The author's short introduction to this work speaks for itself: 'I'm getting towards the afternoon of life now. Looking back to the Dardanelles and Gallipoli in 1915, and the part played by the naval forces and squadrons, I am not only surprised, but am definitely annoyed that, although innumerable volumes have been published about the historical campaign which led to so much controversy, no author, historian or diarist, - officially or otherwise - has told the story of the heroism, achievements and disappointments experienced by officers and men of the fleet. Herewith, after a lapse of [45] years, is a full account compiled from my faithfully written day to day diary, of what really happened, start to finish. For the benefit of those, who might be particularly interested in the matter, my Official Admiralty Number was J.4730. Arlington Burke. C de G. Melbourne Australia 1960'. The Australian War Memorial has a very short entry on him: under 'Arlington-Burke, Fred (Commander, HMS "Swiftsure" RN'), there is a short list of seven items in its collection, including 'Diary of Gallipoli Campaign and Log of "Swiftsure"'. These may (or may not) be the original records on which this manuscript is based. (In fact Burke was not commander of the 'Swiftsure'; Frederick Burke of Liverpool, Official Number J4730, had the rank of Leading Seaman when he was mentioned in despatches in 1918.)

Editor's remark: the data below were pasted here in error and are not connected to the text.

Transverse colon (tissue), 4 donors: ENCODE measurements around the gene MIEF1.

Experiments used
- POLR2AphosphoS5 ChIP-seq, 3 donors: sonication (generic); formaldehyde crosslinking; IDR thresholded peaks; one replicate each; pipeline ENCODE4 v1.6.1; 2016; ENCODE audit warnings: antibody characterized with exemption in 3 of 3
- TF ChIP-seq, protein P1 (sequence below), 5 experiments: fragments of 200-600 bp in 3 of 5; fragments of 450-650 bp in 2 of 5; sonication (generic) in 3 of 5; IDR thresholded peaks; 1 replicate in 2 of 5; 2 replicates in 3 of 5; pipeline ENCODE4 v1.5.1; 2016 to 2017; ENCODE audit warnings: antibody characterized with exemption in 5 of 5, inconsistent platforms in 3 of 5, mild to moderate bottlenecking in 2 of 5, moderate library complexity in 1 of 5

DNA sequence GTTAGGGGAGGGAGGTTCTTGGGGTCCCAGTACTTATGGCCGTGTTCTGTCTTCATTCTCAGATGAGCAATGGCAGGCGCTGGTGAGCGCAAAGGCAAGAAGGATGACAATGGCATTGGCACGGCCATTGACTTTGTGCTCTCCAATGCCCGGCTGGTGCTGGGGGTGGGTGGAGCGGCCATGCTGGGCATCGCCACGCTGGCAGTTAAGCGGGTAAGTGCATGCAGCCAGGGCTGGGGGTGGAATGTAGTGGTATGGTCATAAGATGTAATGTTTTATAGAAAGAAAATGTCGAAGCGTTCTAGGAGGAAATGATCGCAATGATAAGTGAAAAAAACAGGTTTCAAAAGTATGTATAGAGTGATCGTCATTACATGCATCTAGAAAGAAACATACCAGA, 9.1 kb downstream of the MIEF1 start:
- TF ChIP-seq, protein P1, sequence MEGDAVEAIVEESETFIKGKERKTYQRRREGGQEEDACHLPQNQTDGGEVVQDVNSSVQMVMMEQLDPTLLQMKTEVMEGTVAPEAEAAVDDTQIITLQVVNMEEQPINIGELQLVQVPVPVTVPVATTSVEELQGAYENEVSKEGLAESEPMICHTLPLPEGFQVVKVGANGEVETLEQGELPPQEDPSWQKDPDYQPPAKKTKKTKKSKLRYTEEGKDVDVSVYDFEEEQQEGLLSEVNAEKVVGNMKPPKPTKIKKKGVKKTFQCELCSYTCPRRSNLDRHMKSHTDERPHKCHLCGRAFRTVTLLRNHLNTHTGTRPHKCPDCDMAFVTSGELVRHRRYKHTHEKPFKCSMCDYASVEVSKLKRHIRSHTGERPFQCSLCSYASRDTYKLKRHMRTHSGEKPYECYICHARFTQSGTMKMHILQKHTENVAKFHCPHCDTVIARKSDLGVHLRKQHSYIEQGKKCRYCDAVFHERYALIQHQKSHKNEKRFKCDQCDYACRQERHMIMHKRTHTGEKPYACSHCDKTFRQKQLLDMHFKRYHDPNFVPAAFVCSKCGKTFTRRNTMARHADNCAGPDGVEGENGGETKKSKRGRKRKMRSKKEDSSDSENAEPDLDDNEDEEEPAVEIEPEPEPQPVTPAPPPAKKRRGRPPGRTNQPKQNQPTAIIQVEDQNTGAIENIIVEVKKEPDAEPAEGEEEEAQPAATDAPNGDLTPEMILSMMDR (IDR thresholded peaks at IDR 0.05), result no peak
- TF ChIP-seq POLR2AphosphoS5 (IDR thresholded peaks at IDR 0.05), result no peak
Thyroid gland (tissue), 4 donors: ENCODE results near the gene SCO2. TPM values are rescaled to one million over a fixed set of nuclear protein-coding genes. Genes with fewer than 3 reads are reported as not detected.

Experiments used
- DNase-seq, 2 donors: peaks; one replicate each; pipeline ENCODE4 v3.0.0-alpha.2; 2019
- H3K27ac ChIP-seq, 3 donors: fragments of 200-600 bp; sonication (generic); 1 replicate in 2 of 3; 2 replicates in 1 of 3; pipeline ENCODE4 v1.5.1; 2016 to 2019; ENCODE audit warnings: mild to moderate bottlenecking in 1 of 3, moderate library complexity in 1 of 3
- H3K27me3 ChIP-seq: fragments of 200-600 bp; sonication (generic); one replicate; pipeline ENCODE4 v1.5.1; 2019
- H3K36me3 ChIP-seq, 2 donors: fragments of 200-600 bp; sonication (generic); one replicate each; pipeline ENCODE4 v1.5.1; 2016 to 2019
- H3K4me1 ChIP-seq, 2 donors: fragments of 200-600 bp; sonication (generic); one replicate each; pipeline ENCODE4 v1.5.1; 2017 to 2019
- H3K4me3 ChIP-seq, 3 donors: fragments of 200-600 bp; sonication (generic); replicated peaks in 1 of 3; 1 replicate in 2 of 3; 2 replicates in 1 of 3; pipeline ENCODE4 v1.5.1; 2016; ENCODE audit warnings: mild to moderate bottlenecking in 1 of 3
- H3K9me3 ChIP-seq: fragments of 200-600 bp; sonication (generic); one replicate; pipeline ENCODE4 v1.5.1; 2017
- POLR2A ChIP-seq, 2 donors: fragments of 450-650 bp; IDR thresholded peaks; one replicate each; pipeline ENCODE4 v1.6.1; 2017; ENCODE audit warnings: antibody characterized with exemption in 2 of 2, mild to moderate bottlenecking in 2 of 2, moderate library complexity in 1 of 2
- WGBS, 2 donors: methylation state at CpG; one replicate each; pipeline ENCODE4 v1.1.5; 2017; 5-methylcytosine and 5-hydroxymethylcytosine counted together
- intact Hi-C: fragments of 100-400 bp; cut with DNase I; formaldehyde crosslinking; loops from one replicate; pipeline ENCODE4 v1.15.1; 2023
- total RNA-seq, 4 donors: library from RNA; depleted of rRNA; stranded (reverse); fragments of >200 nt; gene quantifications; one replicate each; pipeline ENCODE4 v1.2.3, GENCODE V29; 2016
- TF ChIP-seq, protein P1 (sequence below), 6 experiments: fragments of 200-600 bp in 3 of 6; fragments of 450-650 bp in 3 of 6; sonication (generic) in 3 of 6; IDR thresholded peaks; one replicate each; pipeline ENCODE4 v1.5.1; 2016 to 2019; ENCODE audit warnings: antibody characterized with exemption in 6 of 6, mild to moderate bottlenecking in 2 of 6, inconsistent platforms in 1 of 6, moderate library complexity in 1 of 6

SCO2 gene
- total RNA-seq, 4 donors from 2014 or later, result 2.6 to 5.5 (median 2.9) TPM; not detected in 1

'HMS "Swiftsure" was the name ship of the Swiftsure class of battleships, designed for Chile, but purchased by the Royal Navy in 1903. After spending her early career in home waters, in 1913 she was made the flagship of Admiral Peirse, commander of the East Indies station.... [In November 1914] she was posted to the Suez Canal. The defence of the canal had been added to Admiral Peirse's duties, and on 1 December he arrived at Port Said to raise his flag. On 3-4 February 1915 the Turks attacked the Suez Canal. During this attack the "Swiftsure"'s assigned station was just north of Kantara. This area was the target of a subsidiary Turkish attack, which was soon repulsed. "Swiftsure" fired at the retreating Turks until 1.00 pm when they were finally out of range. At the start of 1915 the "Swiftsure" was allocated to the fleet at the Dardanelles after the "Euryalus" arrived to take over as Peirse's flagship. Her first action came on 2 March, when she entered the straits to attack the Turkish forts. In early March "Swiftsure" and "Triumph" were detached to attack the forts defending the port of Smyrna. This attack was intended to prevent the Germans from using the port as a submarine base. The forts at Smyrna proved no more vulnerable to naval gunnery than those at the Dardanelles, but the Turks then sank blockships in the harbour entrance. The "Swiftsure" and the "Triumph" returned to the Dardanelles to take part in the failed attempt to force the narrows on 18 March. They were given the task of supporting the main battleship squadrons by attacking the Turkish barrage guns. "Swiftsure" came in with the second line of battleships, relieving the "Triumph". During the Gallipoli landings on 25 April HMS "Swiftsure" was the flagship of Admiral Nicholson, covering the attacks at the tip of the peninsula. Her primary role was to bombard the Turkish positions around "W" beach. During the Gallipoli campaign she had two brushes with U-boats. On 25 May she fired on the U-boat that later sank her sister-ship "Triumph". On 18 September, while sailing from Mudros to Suvla, she was attacked by an unidentified submarine, becoming the only ship to be attacked in the British Aegean Zone during this period of intense submarine activity. In September 1916 the "Swiftsure" was part of the 9th Cruiser Squadron ... In that role she took part in the hunt for the German raider "Moewe" in late 1916' ('Military History Encyclopedia on the Web').